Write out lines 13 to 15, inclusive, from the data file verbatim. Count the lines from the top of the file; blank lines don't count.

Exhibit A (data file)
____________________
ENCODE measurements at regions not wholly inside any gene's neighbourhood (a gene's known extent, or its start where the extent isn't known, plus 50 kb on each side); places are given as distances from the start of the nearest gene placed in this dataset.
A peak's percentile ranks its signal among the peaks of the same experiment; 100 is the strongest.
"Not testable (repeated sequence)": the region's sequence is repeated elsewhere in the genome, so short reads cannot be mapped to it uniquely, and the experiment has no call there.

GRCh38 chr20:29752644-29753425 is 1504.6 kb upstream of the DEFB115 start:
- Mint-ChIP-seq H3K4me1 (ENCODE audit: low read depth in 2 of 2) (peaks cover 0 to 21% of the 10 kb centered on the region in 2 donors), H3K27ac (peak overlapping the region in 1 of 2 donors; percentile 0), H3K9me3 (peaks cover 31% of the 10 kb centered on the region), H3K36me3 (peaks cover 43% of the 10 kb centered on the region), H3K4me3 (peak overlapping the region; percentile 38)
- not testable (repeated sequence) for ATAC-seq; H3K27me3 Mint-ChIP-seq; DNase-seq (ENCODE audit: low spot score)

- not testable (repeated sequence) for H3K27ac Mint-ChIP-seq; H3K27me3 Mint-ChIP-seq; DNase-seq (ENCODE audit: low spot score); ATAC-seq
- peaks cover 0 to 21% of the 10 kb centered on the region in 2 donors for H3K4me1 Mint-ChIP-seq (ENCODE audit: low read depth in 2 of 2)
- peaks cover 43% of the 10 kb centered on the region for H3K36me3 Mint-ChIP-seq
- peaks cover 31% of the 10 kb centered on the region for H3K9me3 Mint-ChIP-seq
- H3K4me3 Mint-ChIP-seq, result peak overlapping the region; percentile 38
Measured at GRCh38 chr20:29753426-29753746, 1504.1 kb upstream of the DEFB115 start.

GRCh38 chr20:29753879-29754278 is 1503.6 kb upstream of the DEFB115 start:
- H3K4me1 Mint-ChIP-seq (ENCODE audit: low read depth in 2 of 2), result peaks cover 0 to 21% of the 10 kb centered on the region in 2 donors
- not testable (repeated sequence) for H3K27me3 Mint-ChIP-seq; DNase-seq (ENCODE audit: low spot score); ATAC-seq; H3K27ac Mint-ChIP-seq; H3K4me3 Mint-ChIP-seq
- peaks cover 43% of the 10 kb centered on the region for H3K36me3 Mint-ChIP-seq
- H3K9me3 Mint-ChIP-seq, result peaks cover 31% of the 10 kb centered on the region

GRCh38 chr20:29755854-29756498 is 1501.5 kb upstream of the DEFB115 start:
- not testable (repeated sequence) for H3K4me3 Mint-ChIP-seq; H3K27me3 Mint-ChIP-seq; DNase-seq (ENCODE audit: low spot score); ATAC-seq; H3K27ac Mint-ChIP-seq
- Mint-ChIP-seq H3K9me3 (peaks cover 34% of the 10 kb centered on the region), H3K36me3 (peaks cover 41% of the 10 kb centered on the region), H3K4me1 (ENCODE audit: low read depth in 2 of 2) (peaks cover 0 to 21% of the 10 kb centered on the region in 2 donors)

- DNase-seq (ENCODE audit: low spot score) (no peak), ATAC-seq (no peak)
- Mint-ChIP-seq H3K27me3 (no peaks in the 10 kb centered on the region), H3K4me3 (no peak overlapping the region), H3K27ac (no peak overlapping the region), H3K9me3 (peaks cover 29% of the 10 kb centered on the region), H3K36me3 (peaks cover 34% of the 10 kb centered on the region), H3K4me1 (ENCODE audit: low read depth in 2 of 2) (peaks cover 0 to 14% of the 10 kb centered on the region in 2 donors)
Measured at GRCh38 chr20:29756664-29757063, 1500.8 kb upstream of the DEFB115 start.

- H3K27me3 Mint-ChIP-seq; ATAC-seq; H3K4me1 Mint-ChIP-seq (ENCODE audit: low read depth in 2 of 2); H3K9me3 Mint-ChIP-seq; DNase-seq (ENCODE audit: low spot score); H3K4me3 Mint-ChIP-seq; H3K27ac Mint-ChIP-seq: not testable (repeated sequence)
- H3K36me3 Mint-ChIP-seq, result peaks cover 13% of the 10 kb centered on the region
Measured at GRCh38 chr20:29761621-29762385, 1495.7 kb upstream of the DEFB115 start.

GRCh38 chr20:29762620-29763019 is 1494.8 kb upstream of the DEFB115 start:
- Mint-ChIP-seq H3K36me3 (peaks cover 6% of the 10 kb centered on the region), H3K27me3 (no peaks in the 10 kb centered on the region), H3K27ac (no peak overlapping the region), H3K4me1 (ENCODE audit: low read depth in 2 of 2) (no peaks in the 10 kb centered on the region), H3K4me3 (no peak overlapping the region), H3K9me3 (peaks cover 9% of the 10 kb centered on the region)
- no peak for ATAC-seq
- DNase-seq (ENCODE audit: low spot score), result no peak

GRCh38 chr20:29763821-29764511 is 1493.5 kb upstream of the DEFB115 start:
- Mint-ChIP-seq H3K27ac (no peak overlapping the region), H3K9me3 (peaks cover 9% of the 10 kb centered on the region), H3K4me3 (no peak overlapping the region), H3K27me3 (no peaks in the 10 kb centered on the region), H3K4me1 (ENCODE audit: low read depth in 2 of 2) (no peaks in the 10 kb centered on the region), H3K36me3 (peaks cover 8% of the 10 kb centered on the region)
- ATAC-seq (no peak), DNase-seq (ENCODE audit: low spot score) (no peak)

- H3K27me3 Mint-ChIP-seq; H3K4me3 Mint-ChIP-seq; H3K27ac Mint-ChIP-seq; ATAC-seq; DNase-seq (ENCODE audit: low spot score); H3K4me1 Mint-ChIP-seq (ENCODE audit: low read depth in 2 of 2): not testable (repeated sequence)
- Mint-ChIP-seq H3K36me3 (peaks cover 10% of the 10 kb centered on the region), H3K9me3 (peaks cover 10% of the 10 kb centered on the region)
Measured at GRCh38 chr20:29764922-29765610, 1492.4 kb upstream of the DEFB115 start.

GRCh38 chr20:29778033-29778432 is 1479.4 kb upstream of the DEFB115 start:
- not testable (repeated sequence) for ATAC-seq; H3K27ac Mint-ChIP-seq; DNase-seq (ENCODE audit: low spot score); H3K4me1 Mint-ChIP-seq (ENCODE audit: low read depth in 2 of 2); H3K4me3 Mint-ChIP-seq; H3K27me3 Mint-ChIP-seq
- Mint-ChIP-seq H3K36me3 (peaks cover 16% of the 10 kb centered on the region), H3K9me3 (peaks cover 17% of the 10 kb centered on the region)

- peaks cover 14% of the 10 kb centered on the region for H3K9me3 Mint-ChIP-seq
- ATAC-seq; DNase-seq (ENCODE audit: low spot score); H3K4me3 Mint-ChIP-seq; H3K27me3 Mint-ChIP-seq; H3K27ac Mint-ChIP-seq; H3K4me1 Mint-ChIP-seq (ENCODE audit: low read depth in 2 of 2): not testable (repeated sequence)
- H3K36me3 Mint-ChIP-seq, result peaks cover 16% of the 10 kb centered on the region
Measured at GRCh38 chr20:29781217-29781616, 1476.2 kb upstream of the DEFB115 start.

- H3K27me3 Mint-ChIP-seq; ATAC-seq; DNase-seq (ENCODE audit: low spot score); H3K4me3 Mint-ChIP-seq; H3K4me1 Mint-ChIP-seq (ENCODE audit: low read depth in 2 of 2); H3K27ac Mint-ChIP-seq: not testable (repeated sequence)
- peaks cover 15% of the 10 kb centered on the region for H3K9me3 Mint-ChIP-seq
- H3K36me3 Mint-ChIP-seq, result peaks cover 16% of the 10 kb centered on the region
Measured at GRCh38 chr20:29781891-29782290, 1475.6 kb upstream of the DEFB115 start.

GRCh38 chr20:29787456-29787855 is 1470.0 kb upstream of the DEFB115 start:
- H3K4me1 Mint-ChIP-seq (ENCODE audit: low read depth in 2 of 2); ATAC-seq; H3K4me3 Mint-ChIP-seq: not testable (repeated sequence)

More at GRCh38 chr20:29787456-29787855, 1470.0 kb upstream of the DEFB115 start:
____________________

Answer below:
GRCh38 chr20:29753879-29754278 is 1503.6 kb upstream of the DEFB115 start:
- H3K4me1 Mint-ChIP-seq (ENCODE audit: low read depth in 2 of 2), result peaks cover 0 to 21% of the 10 kb centered on the region in 2 donors
- not testable (repeated sequence) for H3K27me3 Mint-ChIP-seq; DNase-seq (ENCODE audit: low spot score); ATAC-seq; H3K27ac Mint-ChIP-seq; H3K4me3 Mint-ChIP-seq